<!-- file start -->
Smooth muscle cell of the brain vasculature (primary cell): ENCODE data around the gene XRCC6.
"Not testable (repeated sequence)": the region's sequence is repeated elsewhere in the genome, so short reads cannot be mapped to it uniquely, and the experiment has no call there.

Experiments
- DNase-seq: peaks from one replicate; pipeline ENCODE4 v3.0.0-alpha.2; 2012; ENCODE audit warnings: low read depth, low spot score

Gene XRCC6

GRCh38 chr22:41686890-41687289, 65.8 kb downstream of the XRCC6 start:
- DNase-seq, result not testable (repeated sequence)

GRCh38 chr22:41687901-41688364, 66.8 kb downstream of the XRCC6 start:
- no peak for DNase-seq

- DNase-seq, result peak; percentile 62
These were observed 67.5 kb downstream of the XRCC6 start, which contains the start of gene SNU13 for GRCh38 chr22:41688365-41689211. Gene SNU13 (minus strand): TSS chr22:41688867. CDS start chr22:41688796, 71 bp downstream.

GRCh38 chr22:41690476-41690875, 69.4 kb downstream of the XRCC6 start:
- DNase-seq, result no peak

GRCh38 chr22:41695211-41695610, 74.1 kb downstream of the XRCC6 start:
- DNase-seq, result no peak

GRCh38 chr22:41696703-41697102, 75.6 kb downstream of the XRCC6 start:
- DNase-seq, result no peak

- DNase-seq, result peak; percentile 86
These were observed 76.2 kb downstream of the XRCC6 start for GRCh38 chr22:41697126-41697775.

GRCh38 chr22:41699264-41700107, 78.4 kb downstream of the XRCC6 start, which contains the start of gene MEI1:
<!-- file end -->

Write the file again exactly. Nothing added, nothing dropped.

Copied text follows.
Smooth muscle cell of the brain vasculature (primary cell): ENCODE data around the gene XRCC6.
"Not testable (repeated sequence)": the region's sequence is repeated elsewhere in the genome, so short reads cannot be mapped to it uniquely, and the experiment has no call there.

Experiments
- DNase-seq: peaks from one replicate; pipeline ENCODE4 v3.0.0-alpha.2; 2012; ENCODE audit warnings: low read depth, low spot score

Gene XRCC6

GRCh38 chr22:41686890-41687289, 65.8 kb downstream of the XRCC6 start:
- DNase-seq, result not testable (repeated sequence)

GRCh38 chr22:41687901-41688364, 66.8 kb downstream of the XRCC6 start:
- no peak for DNase-seq

- DNase-seq, result peak; percentile 62
These were observed 67.5 kb downstream of the XRCC6 start, which contains the start of gene SNU13 for GRCh38 chr22:41688365-41689211. Gene SNU13 (minus strand): TSS chr22:41688867. CDS start chr22:41688796, 71 bp downstream.

GRCh38 chr22:41690476-41690875, 69.4 kb downstream of the XRCC6 start:
- DNase-seq, result no peak

GRCh38 chr22:41695211-41695610, 74.1 kb downstream of the XRCC6 start:
- DNase-seq, result no peak

GRCh38 chr22:41696703-41697102, 75.6 kb downstream of the XRCC6 start:
- DNase-seq, result no peak

- DNase-seq, result peak; percentile 86
These were observed 76.2 kb downstream of the XRCC6 start for GRCh38 chr22:41697126-41697775.

GRCh38 chr22:41699264-41700107, 78.4 kb downstream of the XRCC6 start, which contains the start of gene MEI1: